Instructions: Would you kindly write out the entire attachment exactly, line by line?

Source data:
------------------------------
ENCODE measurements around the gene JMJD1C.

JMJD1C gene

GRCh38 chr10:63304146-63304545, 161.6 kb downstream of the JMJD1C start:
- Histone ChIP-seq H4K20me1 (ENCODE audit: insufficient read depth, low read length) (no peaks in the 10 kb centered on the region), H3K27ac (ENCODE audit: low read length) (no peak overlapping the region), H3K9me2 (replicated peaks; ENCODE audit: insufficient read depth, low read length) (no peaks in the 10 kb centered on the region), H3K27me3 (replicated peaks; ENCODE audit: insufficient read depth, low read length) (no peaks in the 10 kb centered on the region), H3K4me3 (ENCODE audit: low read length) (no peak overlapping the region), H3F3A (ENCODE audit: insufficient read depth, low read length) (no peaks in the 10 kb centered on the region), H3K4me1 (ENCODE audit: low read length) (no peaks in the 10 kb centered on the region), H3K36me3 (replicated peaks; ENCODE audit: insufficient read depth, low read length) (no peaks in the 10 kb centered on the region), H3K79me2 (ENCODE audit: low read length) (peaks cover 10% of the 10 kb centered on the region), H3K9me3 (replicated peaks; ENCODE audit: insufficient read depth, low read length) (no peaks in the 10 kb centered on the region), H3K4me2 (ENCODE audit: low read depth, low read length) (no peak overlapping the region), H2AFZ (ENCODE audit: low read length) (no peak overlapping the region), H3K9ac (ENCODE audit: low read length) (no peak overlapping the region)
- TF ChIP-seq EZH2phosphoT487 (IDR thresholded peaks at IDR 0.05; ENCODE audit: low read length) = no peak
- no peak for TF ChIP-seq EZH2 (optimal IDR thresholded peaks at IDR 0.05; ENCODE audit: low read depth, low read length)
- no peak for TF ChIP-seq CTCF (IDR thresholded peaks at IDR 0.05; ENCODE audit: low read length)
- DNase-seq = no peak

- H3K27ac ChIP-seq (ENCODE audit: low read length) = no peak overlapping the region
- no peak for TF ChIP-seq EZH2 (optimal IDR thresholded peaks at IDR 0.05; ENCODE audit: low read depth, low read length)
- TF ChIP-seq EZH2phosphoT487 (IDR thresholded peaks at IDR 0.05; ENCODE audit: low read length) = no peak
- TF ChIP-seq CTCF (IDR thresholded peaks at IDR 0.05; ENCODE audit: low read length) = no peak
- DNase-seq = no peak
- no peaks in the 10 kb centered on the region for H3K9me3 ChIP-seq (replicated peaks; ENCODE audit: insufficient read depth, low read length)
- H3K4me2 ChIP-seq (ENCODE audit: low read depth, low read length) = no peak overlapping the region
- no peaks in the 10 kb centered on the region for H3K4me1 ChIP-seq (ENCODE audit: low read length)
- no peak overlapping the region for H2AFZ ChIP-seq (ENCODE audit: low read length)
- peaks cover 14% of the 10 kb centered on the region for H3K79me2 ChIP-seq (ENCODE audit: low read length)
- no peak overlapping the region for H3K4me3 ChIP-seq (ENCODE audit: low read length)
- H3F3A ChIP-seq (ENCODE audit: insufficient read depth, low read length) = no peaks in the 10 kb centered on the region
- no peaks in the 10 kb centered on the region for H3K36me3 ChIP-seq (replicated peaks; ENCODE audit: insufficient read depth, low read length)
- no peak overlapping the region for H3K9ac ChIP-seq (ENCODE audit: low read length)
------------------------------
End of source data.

ENCODE measurements around the gene JMJD1C.

JMJD1C gene

GRCh38 chr10:63304146-63304545, 161.6 kb downstream of the JMJD1C start:
- Histone ChIP-seq H4K20me1 (ENCODE audit: insufficient read depth, low read length) (no peaks in the 10 kb centered on the region), H3K27ac (ENCODE audit: low read length) (no peak overlapping the region), H3K9me2 (replicated peaks; ENCODE audit: insufficient read depth, low read length) (no peaks in the 10 kb centered on the region), H3K27me3 (replicated peaks; ENCODE audit: insufficient read depth, low read length) (no peaks in the 10 kb centered on the region), H3K4me3 (ENCODE audit: low read length) (no peak overlapping the region), H3F3A (ENCODE audit: insufficient read depth, low read length) (no peaks in the 10 kb centered on the region), H3K4me1 (ENCODE audit: low read length) (no peaks in the 10 kb centered on the region), H3K36me3 (replicated peaks; ENCODE audit: insufficient read depth, low read length) (no peaks in the 10 kb centered on the region), H3K79me2 (ENCODE audit: low read length) (peaks cover 10% of the 10 kb centered on the region), H3K9me3 (replicated peaks; ENCODE audit: insufficient read depth, low read length) (no peaks in the 10 kb centered on the region), H3K4me2 (ENCODE audit: low read depth, low read length) (no peak overlapping the region), H2AFZ (ENCODE audit: low read length) (no peak overlapping the region), H3K9ac (ENCODE audit: low read length) (no peak overlapping the region)
- TF ChIP-seq EZH2phosphoT487 (IDR thresholded peaks at IDR 0.05; ENCODE audit: low read length) = no peak
- no peak for TF ChIP-seq EZH2 (optimal IDR thresholded peaks at IDR 0.05; ENCODE audit: low read depth, low read length)
- no peak for TF ChIP-seq CTCF (IDR thresholded peaks at IDR 0.05; ENCODE audit: low read length)
- DNase-seq = no peak

- H3K27ac ChIP-seq (ENCODE audit: low read length) = no peak overlapping the region
- no peak for TF ChIP-seq EZH2 (optimal IDR thresholded peaks at IDR 0.05; ENCODE audit: low read depth, low read length)
- TF ChIP-seq EZH2phosphoT487 (IDR thresholded peaks at IDR 0.05; ENCODE audit: low read length) = no peak
- TF ChIP-seq CTCF (IDR thresholded peaks at IDR 0.05; ENCODE audit: low read length) = no peak
- DNase-seq = no peak
- no peaks in the 10 kb centered on the region for H3K9me3 ChIP-seq (replicated peaks; ENCODE audit: insufficient read depth, low read length)
- H3K4me2 ChIP-seq (ENCODE audit: low read depth, low read length) = no peak overlapping the region
- no peaks in the 10 kb centered on the region for H3K4me1 ChIP-seq (ENCODE audit: low read length)
- no peak overlapping the region for H2AFZ ChIP-seq (ENCODE audit: low read length)
- peaks cover 14% of the 10 kb centered on the region for H3K79me2 ChIP-seq (ENCODE audit: low read length)
- no peak overlapping the region for H3K4me3 ChIP-seq (ENCODE audit: low read length)
- H3F3A ChIP-seq (ENCODE audit: insufficient read depth, low read length) = no peaks in the 10 kb centered on the region
- no peaks in the 10 kb centered on the region for H3K36me3 ChIP-seq (replicated peaks; ENCODE audit: insufficient read depth, low read length)
- no peak overlapping the region for H3K9ac ChIP-seq (ENCODE audit: low read length)